Floods turn Pakistanis into globe-trotters
Floods may or may not be God-given. Pakistan claims they are the result of climate change to which its contribution is negligible. But they seem God-sent for their political class. Those in the government have taken to globe-trotting, trying to canvas relief. They visit the very Christian world that they otherwise vilify. Nobody talks of Islamophobia and by the way, self-respect.
They are successful, and how. From the UN Secretaries-General to Hollywood star and goodwill ambassador Angelina Jolie have descended on Pakistan to express sympathy and urge the world to rush funds and material.
For long years, the world kept urging Pakistan to “do more” in fighting terrorism. Now it is pleading with the world community to “do more”.
Relief diplomacy pays. For one, it takes the attention away from issues like terrorism, terror financing, and things with Pakistan that UN-mandated Financial Action Task Force (FATF) wants to scrutinize.
This diplomacy is done in style. Pakistani elite dress up in the most expensive foreign brands, incidentally produced by companies owned by the same Christians and Jews the Pakistani politicians ask their people to hate.
Its women are more thoughtful, though. While men flaunt their best dresses, junior Foreign Minister Hina Rabbani Khar was careful not to display her purses and handbags from world-renowned brands. She was seen not carrying any purse at all while escorting the UN Secretary-General through flood-ravaged areas. Reviled and trolled for her expensive taste, she now wants to be taken seriously as an international diplomat.
Her immediate boss, Foreign Minister Bilawal Bhutto Zardari, however, is more serious about diplomacy. He has been meeting American and European leaders who were offended by or had offended, former Prime Minister Imran Khan during the latter’s over three-year tenure.
Khan waited in vain for a phone call from US President Joe Biden till his last day in office and now continues to blame the US for an “international conspiracy” to oust him. He was voted out in the National Assembly in April earlier this year.
But the same Khan, the story in Pakistani media goes, did not pick up the phone from French President Emmanuel Macron. The latter was keen to end the diplomatic impasse created by Tehreek-e-Labaik Pakistan (TLP), the extremist Sunni Muslim body that wanted Pakistan to expel the French ambassador and stop trading with France on the issue of Charlie Hebdo cartoons against the Prophet in a French magazine. Pakistan did neither, though, but Khan kept pushing his Islamophobia bogey.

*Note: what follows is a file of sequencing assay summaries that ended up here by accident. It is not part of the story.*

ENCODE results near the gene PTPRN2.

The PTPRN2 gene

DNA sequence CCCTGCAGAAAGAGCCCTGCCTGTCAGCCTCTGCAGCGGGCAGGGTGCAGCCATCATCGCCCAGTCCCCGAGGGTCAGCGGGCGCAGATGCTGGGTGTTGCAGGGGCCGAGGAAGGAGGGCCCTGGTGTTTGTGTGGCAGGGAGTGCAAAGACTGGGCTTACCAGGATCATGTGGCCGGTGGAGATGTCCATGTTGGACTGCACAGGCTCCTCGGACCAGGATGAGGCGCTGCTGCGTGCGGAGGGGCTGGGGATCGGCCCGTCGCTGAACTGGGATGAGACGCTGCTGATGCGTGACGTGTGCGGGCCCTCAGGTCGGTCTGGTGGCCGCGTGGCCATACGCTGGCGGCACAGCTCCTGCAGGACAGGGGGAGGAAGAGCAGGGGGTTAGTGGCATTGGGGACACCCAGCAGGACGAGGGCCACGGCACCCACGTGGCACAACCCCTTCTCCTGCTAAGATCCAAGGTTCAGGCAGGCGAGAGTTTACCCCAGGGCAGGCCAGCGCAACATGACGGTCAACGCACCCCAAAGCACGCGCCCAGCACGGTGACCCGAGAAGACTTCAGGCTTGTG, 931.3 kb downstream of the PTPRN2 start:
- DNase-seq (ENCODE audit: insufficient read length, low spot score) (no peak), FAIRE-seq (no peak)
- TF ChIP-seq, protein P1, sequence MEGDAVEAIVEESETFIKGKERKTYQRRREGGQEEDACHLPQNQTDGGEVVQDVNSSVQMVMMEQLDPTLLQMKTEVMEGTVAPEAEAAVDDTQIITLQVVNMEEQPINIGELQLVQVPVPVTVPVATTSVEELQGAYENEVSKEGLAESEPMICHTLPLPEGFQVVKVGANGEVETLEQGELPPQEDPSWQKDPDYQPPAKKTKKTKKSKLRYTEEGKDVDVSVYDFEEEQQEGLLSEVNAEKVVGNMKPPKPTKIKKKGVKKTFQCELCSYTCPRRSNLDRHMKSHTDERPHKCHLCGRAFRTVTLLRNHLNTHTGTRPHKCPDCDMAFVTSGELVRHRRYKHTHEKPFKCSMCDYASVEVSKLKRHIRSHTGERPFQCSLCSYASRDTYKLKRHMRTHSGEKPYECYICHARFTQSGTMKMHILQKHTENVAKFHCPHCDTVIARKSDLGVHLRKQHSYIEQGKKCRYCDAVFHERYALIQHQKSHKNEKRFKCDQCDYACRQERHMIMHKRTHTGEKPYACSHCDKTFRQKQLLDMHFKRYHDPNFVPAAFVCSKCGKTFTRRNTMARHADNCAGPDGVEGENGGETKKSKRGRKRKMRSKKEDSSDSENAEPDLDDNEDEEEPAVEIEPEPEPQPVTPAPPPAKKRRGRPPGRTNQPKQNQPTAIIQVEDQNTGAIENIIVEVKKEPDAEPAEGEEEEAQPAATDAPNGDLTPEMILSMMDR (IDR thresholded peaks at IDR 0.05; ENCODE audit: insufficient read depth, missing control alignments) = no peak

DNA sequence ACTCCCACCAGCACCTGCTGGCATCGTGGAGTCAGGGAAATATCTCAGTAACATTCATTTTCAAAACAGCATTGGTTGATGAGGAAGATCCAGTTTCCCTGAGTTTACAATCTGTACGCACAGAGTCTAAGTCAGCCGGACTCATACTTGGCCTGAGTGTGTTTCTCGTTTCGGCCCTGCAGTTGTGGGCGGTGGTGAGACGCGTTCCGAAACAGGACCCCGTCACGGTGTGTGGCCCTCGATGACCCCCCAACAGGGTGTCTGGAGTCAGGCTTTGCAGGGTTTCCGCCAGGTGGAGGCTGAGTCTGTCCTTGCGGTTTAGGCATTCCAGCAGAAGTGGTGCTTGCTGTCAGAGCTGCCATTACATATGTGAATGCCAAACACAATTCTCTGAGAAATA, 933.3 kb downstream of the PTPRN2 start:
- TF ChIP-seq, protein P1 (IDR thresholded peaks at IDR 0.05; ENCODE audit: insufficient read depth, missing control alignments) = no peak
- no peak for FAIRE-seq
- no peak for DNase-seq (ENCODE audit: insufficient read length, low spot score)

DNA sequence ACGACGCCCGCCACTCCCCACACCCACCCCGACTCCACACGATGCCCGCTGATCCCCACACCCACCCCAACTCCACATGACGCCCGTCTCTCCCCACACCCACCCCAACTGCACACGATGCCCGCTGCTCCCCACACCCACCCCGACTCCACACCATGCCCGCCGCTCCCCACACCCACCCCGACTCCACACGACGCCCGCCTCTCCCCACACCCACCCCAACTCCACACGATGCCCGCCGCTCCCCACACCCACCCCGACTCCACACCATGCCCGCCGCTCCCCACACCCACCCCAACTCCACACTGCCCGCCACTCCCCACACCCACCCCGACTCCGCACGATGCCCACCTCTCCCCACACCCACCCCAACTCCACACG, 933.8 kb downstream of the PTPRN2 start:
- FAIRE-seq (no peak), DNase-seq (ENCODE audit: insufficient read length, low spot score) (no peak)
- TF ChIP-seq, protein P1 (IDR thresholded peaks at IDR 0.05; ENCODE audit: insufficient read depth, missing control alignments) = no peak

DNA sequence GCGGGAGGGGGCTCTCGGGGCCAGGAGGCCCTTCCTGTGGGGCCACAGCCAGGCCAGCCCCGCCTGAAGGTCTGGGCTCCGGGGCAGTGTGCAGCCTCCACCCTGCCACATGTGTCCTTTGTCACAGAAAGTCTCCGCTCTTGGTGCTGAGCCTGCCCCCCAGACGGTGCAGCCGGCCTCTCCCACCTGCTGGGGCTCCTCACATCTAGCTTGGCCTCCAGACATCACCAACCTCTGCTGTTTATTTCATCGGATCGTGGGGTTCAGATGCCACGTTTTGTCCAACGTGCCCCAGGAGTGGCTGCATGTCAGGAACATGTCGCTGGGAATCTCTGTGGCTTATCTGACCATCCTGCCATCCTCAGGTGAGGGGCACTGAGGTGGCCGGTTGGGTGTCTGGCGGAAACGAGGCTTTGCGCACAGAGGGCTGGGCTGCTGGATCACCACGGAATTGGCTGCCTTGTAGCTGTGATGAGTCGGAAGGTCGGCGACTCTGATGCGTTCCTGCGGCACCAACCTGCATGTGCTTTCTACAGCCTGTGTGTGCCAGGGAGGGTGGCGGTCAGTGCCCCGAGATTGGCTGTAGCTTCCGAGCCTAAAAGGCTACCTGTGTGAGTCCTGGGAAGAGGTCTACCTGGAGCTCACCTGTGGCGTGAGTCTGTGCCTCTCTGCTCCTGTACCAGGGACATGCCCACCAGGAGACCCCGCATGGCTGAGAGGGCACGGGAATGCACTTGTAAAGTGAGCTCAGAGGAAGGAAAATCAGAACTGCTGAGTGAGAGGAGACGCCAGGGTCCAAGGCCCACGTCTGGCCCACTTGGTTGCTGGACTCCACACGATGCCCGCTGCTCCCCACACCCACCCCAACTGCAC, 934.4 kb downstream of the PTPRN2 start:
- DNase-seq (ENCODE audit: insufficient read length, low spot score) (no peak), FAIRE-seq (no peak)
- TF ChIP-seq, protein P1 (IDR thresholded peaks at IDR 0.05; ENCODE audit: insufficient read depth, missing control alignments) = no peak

What is Khan doing these days? He has declared that neither economic crisis (Pakistan is struggling to get the full loan from the International Monetary Fund (IMF) for which his government had tried desperately) nor floods will prevent his campaign against the Shehbaz Sharif government.
He has, for good measure, added ‘war’ as an eventuality that will not dilute his campaign. War against who, by whom? One does not have to be a wizard to say that this is pointed at India.
The India factor is inevitable in anything happening in Pakistan. Khan bad-mouthed India when in power, now he has words of praise for Prime Minister Narendra Modi. It is now Bilawal’s turn to bad-mouth India, now that he is in power.
He told a French TV channel during his Paris visit that he had “not received help (as flood relief) from India, nor do we expect it”.
He forgot to mention that Modi had telephoned Sharif to express sympathy and support. But he did utilise the TV channel to raise the Kashmir dispute with India and call out the Modi government’s domestic policies, things that have no relevance or bearing on Pakistan’s floods, economic crisis or anything.
The Pakistani leadership cannot be unaware that India has a tradition of rushing, even to far-off countries and closer home, to Nepal, Afghanistan, Sri Lanka, and Bangladesh.
It is tempting to ask why the Khan government earlier and the Sharif government now, oppose any trade with India, although the same is advocated by Pakistan’s trading community and economic experts. They say trade with India would be to Pakistan’s advantage, especially in the current adverse times.
Otherwise known to take diktats from the all-powerful army, the Pakistani political class has found it convenient to ignore its advice even though it is being advocated by the current Army Chief, General Qamar Javed Bajwa. The army chief has been saying that it is time for Pakistan to shun geopolitics and take to geo-economics. But that does not win votes for Pakistani politicians.
The attitude is explained by the TV news grabs of Pakistanis destroying onions imported from Iran, because they are ‘Shia’ onions. Need one say more?